create a test event in Calendar to use as test data

You’ll also need to create a Google Sheet to store Calendar information in. Make a new sheet and a few fields to the top row like Event Name, Start Time, End Time, and Guests. 

Create a spreadsheet in Google Sheets to log your data in


Creating a New Zap Trigger

Log in to Zapier and click on the “Create Zap” button. 

Click the button to create a new Zap

First, you’ll be prompted to create a trigger. Every Zap needs to have a trigger; whenever the conditions for the trigger are met, the Zap will run.

For this Zap, our trigger will be the creation of a new event in Google Calendar. Select Google Calendar as your app, and choose “New Event” as the Trigger Event.

Set "New Event in Google Calendar" as your Zap's trigger

Click continue, and sign in to your Google account. Grant the permissions that Zapier needs, and click on continue again.

Then, you’ll need to specify which calendar you want Zapier to check for new events. This will probably be your main calendar, which will simply be called [youremail]@gmail.com. Once you’ve set your calendar, click continue.

Click on “Test Trigger” to retrieve your first set of test data. You should see the event that you just created. 

Test your trigger and review the data

Notice that Zapier has tons of data and metadata related to the event. The wealth of information that Zapier gathers from trigger events lets you do all sorts of things with your automations. 

But for now, you’re just going to add some data to your spreadsheet. 


Creating an Action Step: Create a New Row in Google Sheets

Click on continue, and add a new step.

Choose Google Sheets as your app, and pick “Create Spreadsheet Row” as your action event. 

Add a step to Create a Spreadsheet Row in Google Sheets

Sign in to Google Sheets and grant Zapier access. 

Now, you’ll need to point Zapier to the Google Sheet you want to use. Select the Google Drive where the Sheet is stored (probably “My Drive”). Next, specify the sheet itself. 

The most reliable way to specify a Google Sheet or Doc in Zapier is to use its ID. To find the ID, open up the Sheet and drive and copy the string of characters between /d/ and /edit in the address bar. 

Copy your Sheet's ID from the URL bar to point Zapier to the right file

Paste the ID directly into the “Spreadsheet” field. Pick the worksheet that you want to use in your Sheets document, and wait for Zapier to find your spreadsheet’s fields.

Paste your sheet's ID into the appropriate field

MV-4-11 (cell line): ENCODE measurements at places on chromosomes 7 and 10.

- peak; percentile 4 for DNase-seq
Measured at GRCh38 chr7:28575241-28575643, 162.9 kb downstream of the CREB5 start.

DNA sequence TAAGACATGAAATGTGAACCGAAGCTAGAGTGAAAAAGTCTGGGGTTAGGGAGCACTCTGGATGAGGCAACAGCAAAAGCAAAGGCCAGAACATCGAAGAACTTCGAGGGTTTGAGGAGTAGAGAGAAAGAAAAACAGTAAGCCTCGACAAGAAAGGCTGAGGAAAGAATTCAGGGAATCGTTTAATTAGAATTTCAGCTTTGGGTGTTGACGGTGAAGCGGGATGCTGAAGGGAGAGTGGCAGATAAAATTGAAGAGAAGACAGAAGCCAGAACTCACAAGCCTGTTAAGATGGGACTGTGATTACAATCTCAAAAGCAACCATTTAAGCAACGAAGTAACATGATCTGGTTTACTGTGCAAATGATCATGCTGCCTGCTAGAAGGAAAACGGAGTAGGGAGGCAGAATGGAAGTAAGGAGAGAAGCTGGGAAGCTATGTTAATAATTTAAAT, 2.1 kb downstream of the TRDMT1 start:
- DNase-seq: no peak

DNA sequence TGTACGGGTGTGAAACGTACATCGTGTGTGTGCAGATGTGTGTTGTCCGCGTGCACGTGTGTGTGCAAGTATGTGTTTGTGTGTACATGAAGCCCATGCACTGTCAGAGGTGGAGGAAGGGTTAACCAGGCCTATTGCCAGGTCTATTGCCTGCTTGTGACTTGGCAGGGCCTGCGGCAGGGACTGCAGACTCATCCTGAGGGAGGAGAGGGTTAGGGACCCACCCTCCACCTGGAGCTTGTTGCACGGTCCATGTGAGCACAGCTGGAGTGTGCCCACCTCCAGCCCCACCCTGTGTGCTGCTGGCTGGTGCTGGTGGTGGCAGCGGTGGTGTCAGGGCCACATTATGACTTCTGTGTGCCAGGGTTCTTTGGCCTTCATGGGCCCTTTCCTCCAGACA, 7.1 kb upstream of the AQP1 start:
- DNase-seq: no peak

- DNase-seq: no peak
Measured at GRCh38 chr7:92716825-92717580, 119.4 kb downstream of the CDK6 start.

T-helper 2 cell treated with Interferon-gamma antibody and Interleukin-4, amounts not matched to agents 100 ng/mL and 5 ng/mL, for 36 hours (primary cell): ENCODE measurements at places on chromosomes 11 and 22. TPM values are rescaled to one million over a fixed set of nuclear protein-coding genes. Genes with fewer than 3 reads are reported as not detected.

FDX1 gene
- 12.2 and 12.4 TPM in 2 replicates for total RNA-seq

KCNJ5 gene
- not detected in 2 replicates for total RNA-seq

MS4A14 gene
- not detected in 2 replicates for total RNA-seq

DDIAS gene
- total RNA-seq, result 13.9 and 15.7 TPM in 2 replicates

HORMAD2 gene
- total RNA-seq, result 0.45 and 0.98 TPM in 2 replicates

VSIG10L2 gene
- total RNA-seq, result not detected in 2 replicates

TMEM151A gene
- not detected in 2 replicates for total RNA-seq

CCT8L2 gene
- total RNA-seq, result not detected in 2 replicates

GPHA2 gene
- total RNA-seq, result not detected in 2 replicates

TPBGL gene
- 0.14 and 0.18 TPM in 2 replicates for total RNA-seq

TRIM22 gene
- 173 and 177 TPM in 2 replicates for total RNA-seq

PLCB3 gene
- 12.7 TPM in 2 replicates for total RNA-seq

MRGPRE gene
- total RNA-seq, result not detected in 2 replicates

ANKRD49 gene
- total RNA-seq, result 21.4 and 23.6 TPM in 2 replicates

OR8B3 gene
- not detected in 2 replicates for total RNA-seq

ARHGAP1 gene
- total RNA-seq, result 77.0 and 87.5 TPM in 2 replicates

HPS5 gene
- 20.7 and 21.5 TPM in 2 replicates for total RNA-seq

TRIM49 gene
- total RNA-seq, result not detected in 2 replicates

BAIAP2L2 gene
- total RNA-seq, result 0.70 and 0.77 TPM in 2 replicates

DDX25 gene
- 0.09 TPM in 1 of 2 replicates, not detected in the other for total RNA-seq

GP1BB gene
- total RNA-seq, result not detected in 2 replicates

Zapier lets you fill in each field in your spreadsheet from your trigger. As you click on each field, you’ll see a menu to select data from the trigger, so you can map the “1. Event Begins (Pretty)” to the Start Time, “1. Summary” to the Event name, etc.

Note that the “1.” just indicates the data you’re using comes from Step 1. 

Map data from the Calendar event into your Spreadsheet cells

Once you’ve mapped all your fields, click on Continue. 


Test your Zap and turn it on

With all your fields mapped, it’s time to test your Zap.

Note: testing an action step in Zapier will actually perform that step. Always use appropriate test data when building a Zap. In other words, use your own email addresses and other accounts that you have access to instead of a client’s. 

Click on “Test & Review”, and you should get a success message.

Head over to Google Sheets to confirm that a new row was added.

If you’re satisfied with your Zap, turn it on. You can also give it a live test now by adding a new event to Calendar. Just note that it may take several minutes for Zapier to run your Zap if you’re using the free plan. 

Wrap-up

We hope this tutorial gave you a solid introduction to Zapier as an automation platform. It’s one of many no-code apps available that can help to build useful automations or other tools. 

At XRay, we strongly believe that you don’t need to be a coder to work with tech and build workflows that save you time. 

If you’d like to learn more about no-code and low-code, check out our blog or our YouTube channel. You can also follow XRay on Twitter, Facebook, or LinkedIn.